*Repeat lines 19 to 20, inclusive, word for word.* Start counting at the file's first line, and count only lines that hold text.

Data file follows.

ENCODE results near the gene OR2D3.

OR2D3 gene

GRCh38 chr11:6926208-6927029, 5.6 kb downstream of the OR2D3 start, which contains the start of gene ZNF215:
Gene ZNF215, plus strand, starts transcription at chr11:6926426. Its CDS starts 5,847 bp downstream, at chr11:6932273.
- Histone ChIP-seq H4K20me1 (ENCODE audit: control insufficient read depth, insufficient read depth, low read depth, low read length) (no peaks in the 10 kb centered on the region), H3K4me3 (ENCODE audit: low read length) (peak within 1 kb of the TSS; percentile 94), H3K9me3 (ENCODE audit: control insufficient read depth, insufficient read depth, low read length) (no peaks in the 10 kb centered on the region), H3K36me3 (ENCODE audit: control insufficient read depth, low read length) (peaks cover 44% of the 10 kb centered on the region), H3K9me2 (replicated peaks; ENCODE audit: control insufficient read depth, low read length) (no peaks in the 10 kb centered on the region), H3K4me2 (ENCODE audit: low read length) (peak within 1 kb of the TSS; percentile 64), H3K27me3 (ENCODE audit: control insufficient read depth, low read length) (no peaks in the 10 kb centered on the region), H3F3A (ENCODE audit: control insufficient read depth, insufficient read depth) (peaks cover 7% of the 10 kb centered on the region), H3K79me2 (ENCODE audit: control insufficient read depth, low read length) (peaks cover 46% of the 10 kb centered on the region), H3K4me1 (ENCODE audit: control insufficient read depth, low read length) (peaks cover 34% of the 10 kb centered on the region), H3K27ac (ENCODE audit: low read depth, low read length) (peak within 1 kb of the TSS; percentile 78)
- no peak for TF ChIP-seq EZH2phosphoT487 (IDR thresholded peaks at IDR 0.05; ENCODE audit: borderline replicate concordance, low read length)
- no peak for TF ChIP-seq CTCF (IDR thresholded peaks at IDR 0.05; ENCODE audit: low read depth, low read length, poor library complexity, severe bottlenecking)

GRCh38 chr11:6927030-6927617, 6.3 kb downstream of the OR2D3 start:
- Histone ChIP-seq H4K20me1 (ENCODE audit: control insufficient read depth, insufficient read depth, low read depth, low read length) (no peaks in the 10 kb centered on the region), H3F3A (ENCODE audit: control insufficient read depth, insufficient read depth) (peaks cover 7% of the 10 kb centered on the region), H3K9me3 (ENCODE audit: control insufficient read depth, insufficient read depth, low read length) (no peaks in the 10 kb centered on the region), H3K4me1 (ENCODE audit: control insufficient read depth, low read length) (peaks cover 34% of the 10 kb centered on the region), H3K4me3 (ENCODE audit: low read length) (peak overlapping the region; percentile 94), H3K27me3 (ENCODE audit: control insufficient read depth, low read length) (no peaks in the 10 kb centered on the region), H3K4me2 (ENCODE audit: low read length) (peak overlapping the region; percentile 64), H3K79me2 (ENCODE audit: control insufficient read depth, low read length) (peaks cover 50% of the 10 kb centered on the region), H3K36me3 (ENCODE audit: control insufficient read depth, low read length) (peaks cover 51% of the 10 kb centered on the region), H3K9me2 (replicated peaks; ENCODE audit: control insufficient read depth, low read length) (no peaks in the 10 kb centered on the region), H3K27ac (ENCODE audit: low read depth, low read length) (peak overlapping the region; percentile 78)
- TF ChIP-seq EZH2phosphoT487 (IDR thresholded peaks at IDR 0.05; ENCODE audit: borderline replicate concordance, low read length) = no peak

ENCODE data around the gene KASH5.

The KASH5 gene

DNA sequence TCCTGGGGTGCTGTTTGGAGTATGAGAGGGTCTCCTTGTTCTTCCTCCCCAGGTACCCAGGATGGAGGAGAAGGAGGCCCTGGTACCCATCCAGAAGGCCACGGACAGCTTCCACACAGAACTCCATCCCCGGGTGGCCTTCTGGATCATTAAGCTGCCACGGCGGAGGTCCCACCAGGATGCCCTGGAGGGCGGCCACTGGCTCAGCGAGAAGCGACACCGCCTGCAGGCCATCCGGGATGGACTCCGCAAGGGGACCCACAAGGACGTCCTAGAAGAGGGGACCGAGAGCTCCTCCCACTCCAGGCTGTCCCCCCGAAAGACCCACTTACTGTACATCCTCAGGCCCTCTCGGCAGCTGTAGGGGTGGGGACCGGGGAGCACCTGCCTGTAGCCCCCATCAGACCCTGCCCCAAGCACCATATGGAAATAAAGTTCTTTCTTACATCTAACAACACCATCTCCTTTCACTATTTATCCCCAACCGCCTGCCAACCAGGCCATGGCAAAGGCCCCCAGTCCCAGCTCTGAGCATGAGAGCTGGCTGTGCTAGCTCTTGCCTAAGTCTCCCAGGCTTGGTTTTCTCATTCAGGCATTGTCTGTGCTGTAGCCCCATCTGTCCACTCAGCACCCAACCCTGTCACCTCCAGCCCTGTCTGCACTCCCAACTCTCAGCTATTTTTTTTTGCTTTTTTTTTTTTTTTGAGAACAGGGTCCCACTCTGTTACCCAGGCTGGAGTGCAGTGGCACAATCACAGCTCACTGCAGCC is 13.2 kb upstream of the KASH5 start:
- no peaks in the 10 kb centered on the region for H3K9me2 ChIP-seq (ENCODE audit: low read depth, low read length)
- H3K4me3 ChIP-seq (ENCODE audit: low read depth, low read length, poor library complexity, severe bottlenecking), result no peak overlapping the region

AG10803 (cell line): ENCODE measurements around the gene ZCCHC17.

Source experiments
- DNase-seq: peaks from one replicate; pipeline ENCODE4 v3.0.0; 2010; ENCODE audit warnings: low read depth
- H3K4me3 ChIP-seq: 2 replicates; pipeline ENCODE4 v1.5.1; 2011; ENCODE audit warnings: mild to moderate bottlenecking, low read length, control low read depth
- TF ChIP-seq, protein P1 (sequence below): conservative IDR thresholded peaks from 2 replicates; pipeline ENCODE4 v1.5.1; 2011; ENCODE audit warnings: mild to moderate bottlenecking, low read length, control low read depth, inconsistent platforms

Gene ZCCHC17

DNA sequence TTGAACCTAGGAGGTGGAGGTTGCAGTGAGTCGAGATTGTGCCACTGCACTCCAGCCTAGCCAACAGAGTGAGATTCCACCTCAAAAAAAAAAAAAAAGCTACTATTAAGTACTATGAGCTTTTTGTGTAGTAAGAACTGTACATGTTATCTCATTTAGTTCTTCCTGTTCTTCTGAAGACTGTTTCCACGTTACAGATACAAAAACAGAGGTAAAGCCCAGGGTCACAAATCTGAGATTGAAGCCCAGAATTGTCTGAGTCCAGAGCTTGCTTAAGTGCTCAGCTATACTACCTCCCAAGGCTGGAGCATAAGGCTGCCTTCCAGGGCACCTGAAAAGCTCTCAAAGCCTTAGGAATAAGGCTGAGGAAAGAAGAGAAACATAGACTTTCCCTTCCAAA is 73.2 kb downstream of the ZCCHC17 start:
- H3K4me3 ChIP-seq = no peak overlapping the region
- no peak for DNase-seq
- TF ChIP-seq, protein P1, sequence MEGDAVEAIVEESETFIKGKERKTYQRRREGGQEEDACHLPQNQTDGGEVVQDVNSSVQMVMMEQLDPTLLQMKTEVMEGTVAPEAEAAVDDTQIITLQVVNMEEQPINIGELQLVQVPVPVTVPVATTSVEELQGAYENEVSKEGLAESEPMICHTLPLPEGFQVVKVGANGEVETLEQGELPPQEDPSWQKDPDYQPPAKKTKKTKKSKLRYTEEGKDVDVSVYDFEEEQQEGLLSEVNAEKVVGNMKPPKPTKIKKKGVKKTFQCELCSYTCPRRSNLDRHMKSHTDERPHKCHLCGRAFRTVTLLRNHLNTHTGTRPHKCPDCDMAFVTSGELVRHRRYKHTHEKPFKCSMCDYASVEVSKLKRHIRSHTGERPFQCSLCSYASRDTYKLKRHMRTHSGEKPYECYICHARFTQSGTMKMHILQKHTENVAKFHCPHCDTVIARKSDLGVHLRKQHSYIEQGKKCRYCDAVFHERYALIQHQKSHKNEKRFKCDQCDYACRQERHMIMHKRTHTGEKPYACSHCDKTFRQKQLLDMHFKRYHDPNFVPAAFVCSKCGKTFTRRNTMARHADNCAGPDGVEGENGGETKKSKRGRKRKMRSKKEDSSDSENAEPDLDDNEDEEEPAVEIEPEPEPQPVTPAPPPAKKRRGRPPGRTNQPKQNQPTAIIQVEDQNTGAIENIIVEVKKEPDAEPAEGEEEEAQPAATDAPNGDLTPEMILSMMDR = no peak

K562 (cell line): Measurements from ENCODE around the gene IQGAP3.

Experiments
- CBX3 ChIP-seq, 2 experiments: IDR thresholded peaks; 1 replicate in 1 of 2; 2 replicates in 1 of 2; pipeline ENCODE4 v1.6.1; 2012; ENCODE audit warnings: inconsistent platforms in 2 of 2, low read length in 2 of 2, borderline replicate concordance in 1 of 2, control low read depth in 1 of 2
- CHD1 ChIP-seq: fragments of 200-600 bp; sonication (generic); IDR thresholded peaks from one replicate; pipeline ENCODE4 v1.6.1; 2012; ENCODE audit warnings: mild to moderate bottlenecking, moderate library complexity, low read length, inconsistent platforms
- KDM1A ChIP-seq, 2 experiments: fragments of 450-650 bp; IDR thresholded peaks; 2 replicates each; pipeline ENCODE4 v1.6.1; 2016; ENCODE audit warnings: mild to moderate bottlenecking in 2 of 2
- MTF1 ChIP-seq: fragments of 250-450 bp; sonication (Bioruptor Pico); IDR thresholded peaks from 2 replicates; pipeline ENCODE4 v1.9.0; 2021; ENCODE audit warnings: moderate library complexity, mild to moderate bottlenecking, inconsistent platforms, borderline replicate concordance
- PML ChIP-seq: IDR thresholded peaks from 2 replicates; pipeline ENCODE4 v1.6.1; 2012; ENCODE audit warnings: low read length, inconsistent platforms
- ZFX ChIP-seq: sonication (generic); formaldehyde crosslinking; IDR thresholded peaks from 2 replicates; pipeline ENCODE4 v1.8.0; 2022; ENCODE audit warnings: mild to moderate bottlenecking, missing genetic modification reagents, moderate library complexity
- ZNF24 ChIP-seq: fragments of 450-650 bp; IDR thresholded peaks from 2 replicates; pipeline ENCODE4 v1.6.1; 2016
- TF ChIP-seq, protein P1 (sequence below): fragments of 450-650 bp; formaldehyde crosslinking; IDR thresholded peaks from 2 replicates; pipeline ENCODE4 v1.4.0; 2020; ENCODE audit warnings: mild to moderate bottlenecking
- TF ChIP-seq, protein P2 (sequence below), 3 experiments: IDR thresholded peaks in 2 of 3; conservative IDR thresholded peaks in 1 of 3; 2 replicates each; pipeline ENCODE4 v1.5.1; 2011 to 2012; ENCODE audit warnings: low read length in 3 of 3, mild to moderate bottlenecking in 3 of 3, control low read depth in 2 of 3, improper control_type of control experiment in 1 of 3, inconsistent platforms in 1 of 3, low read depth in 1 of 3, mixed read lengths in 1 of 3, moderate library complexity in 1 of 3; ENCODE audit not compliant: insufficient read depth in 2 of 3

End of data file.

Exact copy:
- H3K4me3 ChIP-seq: 2 replicates; pipeline ENCODE4 v1.5.1; 2011; ENCODE audit warnings: mild to moderate bottlenecking, low read length, control low read depth
- TF ChIP-seq, protein P1 (sequence below): conservative IDR thresholded peaks from 2 replicates; pipeline ENCODE4 v1.5.1; 2011; ENCODE audit warnings: mild to moderate bottlenecking, low read length, control low read depth, inconsistent platforms